Blog Post

Is China’s innovation strategy a threat?

What’s at stake: A number of recent contributions accuse China of acquiring technology from abroad without respecting international rules. This blog reviews the current debate that focuses on China’s supposed push to modernise its industry and the challenges for advanced economies. By leapfrogging to high-tech manufacturing products, the strategy threatens the competitive advantage of the US and the EU. The international rules-based order is put to a test facing large-scale government support to high-value added sectors and anti-competitive behaviour.

By: Date: April 3, 2017 Global Economics & GovernanceInnovation & Competition Policy Tags & Topics

Rob Atkinson et al. recently called for a united front led by the United States to establish a doctrine of constructive, alliance-based confrontation in reaction to Chinese innovation-mercantilist policies. The background of the paper is the Chinese government’s innovation strategy of modernising its industry and achieving global dominance in a number of high-tech industries. The authors criticise innovation-mercantilist practices which aim to domestically supply high value-added manufacturing products while maintaining access to global markets for Chinese products and effectively distort a level playing field.

Besides the violation of fundamental free market tenets, the report highlights national security implications emerging from a diminished domestic industrial base, compromising US military supply chains and reducing capability to manufacture military systems. Atkinson et al. recommend a strong stance to contest Chinese practices on the US side while reinvigorating the market- and rules-based global trading system in close collaboration with allies (possibly G19) but led by the US.

The Chinese government’s strategy has most recently been laid out in the “13th Five-Year Plan for Science and Technology” and the “Made in China 2025 Strategy”. In a synonymous report, the German think tank MERICS explores the cornerstones and context of the strategy and criticises its “techno-nationalist” aspects. The aim of “Made in China 2025” is to turn the country into a global leader in manufacturing of high-tech industries such as automotive, aviation, robotics, medical devices and information technology. It is the government that aims to improve the competitiveness of its enterprises on domestic markets and fuel global expansion. Ultimately, this would lead to technological catch-up and import substitution in sectors crucial for long-term growth.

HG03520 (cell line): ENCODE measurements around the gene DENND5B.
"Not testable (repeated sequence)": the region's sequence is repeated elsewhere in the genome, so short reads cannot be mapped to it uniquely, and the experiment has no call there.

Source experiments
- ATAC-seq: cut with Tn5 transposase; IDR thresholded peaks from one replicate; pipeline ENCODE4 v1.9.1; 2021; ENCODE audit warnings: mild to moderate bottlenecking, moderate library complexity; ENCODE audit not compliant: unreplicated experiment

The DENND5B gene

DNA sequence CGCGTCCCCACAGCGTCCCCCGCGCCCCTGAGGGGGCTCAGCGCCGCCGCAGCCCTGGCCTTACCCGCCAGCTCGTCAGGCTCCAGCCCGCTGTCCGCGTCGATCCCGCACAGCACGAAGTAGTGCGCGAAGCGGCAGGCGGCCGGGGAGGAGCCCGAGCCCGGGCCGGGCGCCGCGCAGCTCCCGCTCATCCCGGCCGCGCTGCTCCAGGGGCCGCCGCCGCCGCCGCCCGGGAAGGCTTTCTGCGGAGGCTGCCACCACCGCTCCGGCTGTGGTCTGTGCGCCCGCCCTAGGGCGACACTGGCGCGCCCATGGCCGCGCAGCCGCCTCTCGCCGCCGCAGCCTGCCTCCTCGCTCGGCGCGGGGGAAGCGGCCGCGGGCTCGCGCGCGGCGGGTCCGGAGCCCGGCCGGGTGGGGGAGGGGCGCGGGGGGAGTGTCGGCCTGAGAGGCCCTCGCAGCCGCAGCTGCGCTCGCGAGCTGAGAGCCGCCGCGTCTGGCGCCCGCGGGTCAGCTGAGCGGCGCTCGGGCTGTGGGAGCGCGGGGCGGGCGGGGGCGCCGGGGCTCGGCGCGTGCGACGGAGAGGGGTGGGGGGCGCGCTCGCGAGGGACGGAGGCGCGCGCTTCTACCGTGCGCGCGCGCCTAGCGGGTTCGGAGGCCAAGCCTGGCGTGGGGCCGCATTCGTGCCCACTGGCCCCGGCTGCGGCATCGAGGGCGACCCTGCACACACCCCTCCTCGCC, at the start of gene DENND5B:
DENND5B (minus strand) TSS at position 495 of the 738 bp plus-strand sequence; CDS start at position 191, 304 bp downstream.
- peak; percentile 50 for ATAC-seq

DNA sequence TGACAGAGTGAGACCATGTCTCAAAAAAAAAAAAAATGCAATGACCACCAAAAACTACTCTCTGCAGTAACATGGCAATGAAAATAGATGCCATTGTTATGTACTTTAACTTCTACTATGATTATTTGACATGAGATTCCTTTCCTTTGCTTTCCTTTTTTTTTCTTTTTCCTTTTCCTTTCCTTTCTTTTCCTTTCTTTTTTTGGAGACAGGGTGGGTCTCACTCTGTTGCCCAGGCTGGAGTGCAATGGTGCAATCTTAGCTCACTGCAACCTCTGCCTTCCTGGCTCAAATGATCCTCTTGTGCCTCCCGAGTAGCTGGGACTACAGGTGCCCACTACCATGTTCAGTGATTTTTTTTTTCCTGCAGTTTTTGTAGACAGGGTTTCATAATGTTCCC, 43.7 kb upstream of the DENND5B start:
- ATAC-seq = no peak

While increased demand for high-tech manufacturing products and growing innovation capacity from China is good for the global economy, the MERICS report stresses that this is conditional on China abiding by the principles of market- and rules-based trade. The authors point out that China’s leadership systematically intervenes in domestic markets to disadvantage foreign competitors and facilitate economic dominance of Chinese enterprises. This puts pressure on countries in which high-tech industries contribute a large share to the industrial output, such as Germany or South Korea.

The authors at MERICS expect that the strategy is likely to succeed in elevating a small number of Chinese manufacturers to international frontrunners, but will fail at promoting a broad-scale technological upgrading across the Chinese economy. The strategy’s effectiveness is reduced by the mismatch between industry needs and political priorities, inefficient allocation of funding, a lack of bottom-up initiative and investment as well as the current economic downward pressure in China which might cause job losses among less skilled workforce.

Both the US Chamber of Commerce and the EU Chamber of Commerce in China have recently voiced concerns in reports on China’s strategic reorientation. Moreover, the European Commission and the High Representative of the Union for Foreign Affairs and Security Policy published a joint communication to the European Parliament and the Council on Elements for a new EU strategy on China which points out a lack of reciprocity and market access and seeks an agreement with China on combatting IP theft.

Among the most reported examples of anti-competitive behaviour are government-subsidised acquisitions of technology firms. These cases seem alarming not least because of their national security dimension according to Atkinson. A Stratfor analysis piece reports that Washington has expressed concern about Chinese involvement in the high-tech sector because the US views China as a potential adversary in the Pacific Basin.
The failed attempt by Fujian Grand Chip Investment to buy German semiconductor company, Aixtron, is a recent case.

As described by the New York Times, Aixtron began looking for a new investor after the retraction of a major order from a Chinese client caused its shares to drop. Through intermediaries, the National IC Fund offered to provide a loan of 500 million EUR for the deal. The US government blocked the sale of the company’s US assets leading to the cancellation of the deal. The US administration stepped in because of an alleged national security risk relating to military application of Aixtron’s technical body of knowledge.